Cautions Discusses conditions that may cause diagnostic confusion, including improper specimen collection and handling, inappropriate test selection, and interfering substances
Molybdenum is a trace metal commonly used in alloys and readily present in the environment. Thus, contamination of the specimen must be avoided. Failure to use metal-free collection procedures and devices may cause falsely increased results. See Specimen Required for collection and processing information.
High concentrations of gadolinium and iodine are known to interfere with most metals tests. If either gadolinium- or iodine-containing contrast media has been administered, a specimen should not be collected for 96 hours.
Clinical Reference Provides recommendations for further in-depth reading of a clinical nature
1. Third National Report on Exposure to Environmental Chemicals (NHANES). NCEH Publication 05-0570. Department of Human Service, Centers for Disease Control and Prevention. July 2005
2. Tsalev DL, Zaprianov ZK: Atomic Absorption Spectrometry in Health Practice, CRC Press, 1984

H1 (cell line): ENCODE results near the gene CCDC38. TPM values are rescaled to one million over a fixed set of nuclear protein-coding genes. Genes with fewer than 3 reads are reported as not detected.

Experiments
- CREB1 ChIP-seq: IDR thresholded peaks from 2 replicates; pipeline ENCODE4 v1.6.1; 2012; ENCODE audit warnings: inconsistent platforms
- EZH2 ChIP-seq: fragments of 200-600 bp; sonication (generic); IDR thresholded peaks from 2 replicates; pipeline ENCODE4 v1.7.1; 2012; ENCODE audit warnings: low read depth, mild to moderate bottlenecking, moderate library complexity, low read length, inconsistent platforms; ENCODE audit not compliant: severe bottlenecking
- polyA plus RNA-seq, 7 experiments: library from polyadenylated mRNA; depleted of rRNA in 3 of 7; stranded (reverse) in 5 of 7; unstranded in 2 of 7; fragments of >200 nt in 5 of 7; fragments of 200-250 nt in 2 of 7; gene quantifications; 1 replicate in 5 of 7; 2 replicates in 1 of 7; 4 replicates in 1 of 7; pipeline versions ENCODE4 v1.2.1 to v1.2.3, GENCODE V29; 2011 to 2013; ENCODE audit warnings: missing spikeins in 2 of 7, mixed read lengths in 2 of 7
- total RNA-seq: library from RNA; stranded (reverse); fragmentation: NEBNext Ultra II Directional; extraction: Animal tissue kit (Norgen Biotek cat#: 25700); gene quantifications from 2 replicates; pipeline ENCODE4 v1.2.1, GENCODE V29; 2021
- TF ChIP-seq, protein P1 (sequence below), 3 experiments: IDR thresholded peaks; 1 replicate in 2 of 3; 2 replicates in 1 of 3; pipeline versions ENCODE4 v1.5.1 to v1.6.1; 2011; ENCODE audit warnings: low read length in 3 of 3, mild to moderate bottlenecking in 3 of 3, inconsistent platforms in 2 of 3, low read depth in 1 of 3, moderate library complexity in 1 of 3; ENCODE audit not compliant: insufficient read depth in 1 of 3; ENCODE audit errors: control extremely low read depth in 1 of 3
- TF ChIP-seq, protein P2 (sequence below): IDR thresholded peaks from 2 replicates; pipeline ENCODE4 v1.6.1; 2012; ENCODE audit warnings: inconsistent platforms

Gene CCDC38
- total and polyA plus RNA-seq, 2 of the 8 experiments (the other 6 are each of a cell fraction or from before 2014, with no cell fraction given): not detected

3. Shenkin A, Baines M, Fell GS, Lyon TDG: Vitamins and trace elements. In Tietz Textbook of Clinical Chemistry and Molecular Diagnostics. Edited by CA Burtis, ER Ashwood, DE Bruns. St. Louis, Elsevier Saunders, 2006, p 1132
4. Reiss J, Johnson J: Mutations in the molybdenum cofactor biosynthetic genes MOCS1, MOCS2, and GEPH. Hum Mutat 2003;21:569-576
5. Liu TK, Liu SH, Chang CH, Yang RS: Concentration of metal elements in the blood and urine in the patients with cementless total knee arthroplasty. Tohoku J Exp Med 1998;185:253-262
6. Lhotka C, Szekes T, Stefan I, et al: Four-year study of cobalt and chromium blood levels in patients managed with two different metal-on-metal total hip replacements. J Orthop Res 2003;21:189-195
Method Description Describes how the test is performed and provides a method-specific reference